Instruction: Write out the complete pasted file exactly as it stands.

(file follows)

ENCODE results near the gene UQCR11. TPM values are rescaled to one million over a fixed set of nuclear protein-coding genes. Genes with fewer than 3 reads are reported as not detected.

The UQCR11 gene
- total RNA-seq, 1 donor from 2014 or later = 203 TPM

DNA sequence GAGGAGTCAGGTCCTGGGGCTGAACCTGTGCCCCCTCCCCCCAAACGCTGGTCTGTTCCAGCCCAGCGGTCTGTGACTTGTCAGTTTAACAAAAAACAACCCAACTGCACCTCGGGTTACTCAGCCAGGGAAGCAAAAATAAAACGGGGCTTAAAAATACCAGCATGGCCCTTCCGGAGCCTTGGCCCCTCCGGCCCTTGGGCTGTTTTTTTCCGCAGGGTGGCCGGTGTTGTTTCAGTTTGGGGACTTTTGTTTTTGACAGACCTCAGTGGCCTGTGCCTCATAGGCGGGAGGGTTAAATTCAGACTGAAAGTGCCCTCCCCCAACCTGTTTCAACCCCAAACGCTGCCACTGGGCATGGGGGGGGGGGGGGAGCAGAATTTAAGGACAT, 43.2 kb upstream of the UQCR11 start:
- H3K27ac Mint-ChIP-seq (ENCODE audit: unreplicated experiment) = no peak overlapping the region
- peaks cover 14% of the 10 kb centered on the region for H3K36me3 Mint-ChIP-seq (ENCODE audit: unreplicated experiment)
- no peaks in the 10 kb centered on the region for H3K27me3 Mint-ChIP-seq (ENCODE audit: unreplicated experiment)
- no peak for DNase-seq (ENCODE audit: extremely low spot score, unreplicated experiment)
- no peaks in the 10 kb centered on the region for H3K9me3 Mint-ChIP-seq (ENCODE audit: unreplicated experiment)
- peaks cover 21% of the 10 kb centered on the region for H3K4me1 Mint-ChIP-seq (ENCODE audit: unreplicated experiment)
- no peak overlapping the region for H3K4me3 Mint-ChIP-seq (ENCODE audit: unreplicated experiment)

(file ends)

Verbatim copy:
ENCODE results near the gene UQCR11. TPM values are rescaled to one million over a fixed set of nuclear protein-coding genes. Genes with fewer than 3 reads are reported as not detected.

The UQCR11 gene
- total RNA-seq, 1 donor from 2014 or later = 203 TPM

DNA sequence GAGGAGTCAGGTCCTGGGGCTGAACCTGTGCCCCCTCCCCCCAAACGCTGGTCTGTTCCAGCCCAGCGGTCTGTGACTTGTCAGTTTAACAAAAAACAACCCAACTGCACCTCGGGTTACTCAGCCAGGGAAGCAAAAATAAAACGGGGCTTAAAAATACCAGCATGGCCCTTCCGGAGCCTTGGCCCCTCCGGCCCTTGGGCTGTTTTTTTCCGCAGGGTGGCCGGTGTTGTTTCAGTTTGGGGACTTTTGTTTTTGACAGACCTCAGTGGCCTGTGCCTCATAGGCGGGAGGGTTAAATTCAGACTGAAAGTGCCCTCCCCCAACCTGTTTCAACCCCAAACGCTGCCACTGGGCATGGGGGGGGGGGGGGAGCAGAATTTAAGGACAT, 43.2 kb upstream of the UQCR11 start:
- H3K27ac Mint-ChIP-seq (ENCODE audit: unreplicated experiment) = no peak overlapping the region
- peaks cover 14% of the 10 kb centered on the region for H3K36me3 Mint-ChIP-seq (ENCODE audit: unreplicated experiment)
- no peaks in the 10 kb centered on the region for H3K27me3 Mint-ChIP-seq (ENCODE audit: unreplicated experiment)
- no peak for DNase-seq (ENCODE audit: extremely low spot score, unreplicated experiment)
- no peaks in the 10 kb centered on the region for H3K9me3 Mint-ChIP-seq (ENCODE audit: unreplicated experiment)
- peaks cover 21% of the 10 kb centered on the region for H3K4me1 Mint-ChIP-seq (ENCODE audit: unreplicated experiment)
- no peak overlapping the region for H3K4me3 Mint-ChIP-seq (ENCODE audit: unreplicated experiment)